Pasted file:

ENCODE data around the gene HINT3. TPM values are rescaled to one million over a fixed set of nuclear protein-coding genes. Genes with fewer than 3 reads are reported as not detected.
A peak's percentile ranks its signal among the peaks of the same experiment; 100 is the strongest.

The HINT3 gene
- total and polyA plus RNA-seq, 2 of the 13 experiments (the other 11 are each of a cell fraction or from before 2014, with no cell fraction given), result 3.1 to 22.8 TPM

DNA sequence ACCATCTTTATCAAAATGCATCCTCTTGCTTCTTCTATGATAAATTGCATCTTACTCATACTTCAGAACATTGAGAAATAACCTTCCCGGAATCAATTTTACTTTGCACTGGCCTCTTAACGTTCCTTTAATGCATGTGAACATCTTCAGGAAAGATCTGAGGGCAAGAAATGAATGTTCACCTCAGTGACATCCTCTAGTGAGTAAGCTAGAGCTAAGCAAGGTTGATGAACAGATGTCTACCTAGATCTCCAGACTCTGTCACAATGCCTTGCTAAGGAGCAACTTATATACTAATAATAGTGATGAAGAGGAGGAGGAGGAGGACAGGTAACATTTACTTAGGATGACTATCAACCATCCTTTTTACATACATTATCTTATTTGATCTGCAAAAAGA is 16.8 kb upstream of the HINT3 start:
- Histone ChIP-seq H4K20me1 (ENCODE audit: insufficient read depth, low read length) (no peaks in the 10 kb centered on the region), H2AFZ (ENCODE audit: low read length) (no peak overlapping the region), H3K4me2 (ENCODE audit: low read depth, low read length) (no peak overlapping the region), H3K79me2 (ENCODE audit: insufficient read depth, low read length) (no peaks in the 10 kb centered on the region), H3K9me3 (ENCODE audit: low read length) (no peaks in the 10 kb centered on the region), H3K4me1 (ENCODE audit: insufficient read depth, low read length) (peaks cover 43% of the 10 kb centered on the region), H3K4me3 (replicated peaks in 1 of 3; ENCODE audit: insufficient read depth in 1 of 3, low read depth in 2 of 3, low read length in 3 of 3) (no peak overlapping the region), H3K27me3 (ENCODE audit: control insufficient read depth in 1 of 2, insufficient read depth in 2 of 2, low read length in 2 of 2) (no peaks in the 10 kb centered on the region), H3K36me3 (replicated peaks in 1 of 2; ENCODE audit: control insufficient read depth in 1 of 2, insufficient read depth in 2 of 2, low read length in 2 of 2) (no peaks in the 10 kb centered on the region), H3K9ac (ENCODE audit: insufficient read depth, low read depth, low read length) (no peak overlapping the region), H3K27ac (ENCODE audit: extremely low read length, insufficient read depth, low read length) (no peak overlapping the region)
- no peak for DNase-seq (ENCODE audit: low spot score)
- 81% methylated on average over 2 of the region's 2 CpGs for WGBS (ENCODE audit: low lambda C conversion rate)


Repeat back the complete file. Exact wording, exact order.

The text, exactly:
ENCODE data around the gene HINT3. TPM values are rescaled to one million over a fixed set of nuclear protein-coding genes. Genes with fewer than 3 reads are reported as not detected.
A peak's percentile ranks its signal among the peaks of the same experiment; 100 is the strongest.

The HINT3 gene
- total and polyA plus RNA-seq, 2 of the 13 experiments (the other 11 are each of a cell fraction or from before 2014, with no cell fraction given), result 3.1 to 22.8 TPM

DNA sequence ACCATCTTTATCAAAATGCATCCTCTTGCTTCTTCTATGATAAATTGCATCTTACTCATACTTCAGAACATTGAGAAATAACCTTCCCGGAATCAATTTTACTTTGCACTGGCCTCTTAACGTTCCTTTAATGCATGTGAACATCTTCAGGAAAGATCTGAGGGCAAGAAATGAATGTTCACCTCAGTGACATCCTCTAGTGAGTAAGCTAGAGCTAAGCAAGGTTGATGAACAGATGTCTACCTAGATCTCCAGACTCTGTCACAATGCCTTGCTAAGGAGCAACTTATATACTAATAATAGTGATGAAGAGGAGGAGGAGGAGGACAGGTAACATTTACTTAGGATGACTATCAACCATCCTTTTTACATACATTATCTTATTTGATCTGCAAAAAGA is 16.8 kb upstream of the HINT3 start:
- Histone ChIP-seq H4K20me1 (ENCODE audit: insufficient read depth, low read length) (no peaks in the 10 kb centered on the region), H2AFZ (ENCODE audit: low read length) (no peak overlapping the region), H3K4me2 (ENCODE audit: low read depth, low read length) (no peak overlapping the region), H3K79me2 (ENCODE audit: insufficient read depth, low read length) (no peaks in the 10 kb centered on the region), H3K9me3 (ENCODE audit: low read length) (no peaks in the 10 kb centered on the region), H3K4me1 (ENCODE audit: insufficient read depth, low read length) (peaks cover 43% of the 10 kb centered on the region), H3K4me3 (replicated peaks in 1 of 3; ENCODE audit: insufficient read depth in 1 of 3, low read depth in 2 of 3, low read length in 3 of 3) (no peak overlapping the region), H3K27me3 (ENCODE audit: control insufficient read depth in 1 of 2, insufficient read depth in 2 of 2, low read length in 2 of 2) (no peaks in the 10 kb centered on the region), H3K36me3 (replicated peaks in 1 of 2; ENCODE audit: control insufficient read depth in 1 of 2, insufficient read depth in 2 of 2, low read length in 2 of 2) (no peaks in the 10 kb centered on the region), H3K9ac (ENCODE audit: insufficient read depth, low read depth, low read length) (no peak overlapping the region), H3K27ac (ENCODE audit: extremely low read length, insufficient read depth, low read length) (no peak overlapping the region)
- no peak for DNase-seq (ENCODE audit: low spot score)
- 81% methylated on average over 2 of the region's 2 CpGs for WGBS (ENCODE audit: low lambda C conversion rate)